You submitted your RFP Proposal and they’ve called for a demonstration. So you pull out all the stops. You are prepared to tell them all about your firm how you’ve been in business forever, how you represent X% of the industry and all the awards you’ve achieved. If you do this you’ve lost the deal.
Remember the selection process is not about you. It is about the buyer.
What are the issues they are trying to solve?
What impact are those issues having on the organization?
What other solutions have they considered?
Why are they trying to solve this now?
What risks are they worried about?
If you don’t know the answers to these questions by the time you are deciding on next steps with the buyer, you have had some good practice.
This is not to say that you do not have a story to tell that they want to hear. Rather it is a reminder to focus on what will help you win the sale. When I have been given an invitation to the dance I like to do a few things to set my team up for success.
1. I re-read their RFP document looking for the things they seem to be concerned about.
Then I review my notes have they given me information in the past that will help me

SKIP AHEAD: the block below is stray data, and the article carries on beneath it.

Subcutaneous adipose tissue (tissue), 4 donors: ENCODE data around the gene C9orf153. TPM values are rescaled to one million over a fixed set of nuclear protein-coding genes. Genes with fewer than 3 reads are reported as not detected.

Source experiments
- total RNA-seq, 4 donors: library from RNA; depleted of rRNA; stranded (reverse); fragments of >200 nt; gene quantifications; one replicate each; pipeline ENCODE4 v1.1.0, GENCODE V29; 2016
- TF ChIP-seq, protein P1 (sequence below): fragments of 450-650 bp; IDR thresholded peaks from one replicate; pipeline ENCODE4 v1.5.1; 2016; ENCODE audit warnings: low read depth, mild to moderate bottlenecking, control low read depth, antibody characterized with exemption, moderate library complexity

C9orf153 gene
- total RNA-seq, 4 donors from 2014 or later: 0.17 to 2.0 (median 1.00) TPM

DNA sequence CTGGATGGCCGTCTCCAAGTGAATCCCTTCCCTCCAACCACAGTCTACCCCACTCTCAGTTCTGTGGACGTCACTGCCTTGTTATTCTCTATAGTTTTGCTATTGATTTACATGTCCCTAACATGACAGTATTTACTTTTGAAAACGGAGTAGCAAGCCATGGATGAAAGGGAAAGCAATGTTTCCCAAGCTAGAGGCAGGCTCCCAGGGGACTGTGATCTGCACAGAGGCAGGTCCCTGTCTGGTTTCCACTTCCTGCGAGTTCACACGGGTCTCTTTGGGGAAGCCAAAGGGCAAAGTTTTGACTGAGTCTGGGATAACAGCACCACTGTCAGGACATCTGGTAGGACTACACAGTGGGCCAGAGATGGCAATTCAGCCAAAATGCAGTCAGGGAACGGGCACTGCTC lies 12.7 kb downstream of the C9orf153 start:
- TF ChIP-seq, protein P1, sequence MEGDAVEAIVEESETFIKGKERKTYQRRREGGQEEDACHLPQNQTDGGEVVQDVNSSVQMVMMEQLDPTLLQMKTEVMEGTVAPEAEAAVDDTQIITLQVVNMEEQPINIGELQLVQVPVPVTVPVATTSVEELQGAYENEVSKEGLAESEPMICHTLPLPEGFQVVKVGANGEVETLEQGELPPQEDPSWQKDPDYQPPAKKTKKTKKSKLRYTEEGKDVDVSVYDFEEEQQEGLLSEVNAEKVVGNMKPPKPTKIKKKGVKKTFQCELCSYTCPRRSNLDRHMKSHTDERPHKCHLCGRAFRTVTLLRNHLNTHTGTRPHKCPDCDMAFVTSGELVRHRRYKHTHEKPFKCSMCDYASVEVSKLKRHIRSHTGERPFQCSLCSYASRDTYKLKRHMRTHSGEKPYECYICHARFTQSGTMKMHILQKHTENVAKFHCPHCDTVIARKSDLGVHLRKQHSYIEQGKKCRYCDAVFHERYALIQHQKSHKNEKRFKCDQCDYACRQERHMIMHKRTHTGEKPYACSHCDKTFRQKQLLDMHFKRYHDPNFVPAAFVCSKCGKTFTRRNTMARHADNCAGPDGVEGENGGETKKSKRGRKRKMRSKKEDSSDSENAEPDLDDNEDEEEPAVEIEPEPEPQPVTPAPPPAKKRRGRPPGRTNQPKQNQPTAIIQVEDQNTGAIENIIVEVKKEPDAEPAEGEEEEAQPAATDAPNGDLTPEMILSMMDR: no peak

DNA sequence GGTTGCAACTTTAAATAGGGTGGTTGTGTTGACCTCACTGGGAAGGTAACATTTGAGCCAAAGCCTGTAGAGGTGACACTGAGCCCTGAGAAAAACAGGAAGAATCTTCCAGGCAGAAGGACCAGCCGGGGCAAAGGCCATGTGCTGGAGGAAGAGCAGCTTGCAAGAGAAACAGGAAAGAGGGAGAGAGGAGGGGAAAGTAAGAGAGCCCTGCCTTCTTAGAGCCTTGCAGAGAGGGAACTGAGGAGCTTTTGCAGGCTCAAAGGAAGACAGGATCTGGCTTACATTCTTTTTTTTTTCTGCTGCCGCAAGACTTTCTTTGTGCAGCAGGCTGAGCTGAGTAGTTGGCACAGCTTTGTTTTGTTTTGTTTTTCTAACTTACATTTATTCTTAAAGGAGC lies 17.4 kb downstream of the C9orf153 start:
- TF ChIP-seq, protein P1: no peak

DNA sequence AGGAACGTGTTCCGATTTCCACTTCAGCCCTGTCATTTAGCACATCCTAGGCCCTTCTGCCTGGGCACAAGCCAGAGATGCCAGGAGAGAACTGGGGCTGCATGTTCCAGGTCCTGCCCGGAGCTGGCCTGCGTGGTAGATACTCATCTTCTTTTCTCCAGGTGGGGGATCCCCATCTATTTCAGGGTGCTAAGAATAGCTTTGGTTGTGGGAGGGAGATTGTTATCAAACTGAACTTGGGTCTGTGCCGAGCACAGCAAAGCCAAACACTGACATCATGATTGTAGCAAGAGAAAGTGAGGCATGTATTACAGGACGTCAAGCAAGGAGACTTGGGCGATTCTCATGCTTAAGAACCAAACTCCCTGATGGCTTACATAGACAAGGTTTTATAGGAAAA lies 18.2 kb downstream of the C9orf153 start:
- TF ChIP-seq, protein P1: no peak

understand their challenges, concerns and goals?
2. I then outline my Presentation and work to build the presentation around what they have
expressed interest in or what I can reasonably expect to be their concerns.
(It is probably not a review of our mission statement; particularly if it was in the proposal).
3. I then time each element of the presentation. I don’t want t run out of time.
4. Then bring the team together show them where you are at and elicit the feedback and
criticism that will polish the presentation like gems through a tumbler.
5. The opening slide is perhaps the most important. This is the one where I lay out a
tentative agenda (The items we plan to cover) and ask them to approve it and add to it.
This also provides the opportunity to ask a few of the questions above.
(I want them to re-connect with their issues and the impact as we are walking through our solution).
Does this approach close every sale? Nope. But it does ensure that there is nothing left on the table when the meeting is over. They may still select their brother in law. But they also know that I listened to them and that we focused on them not on us. It’s about them.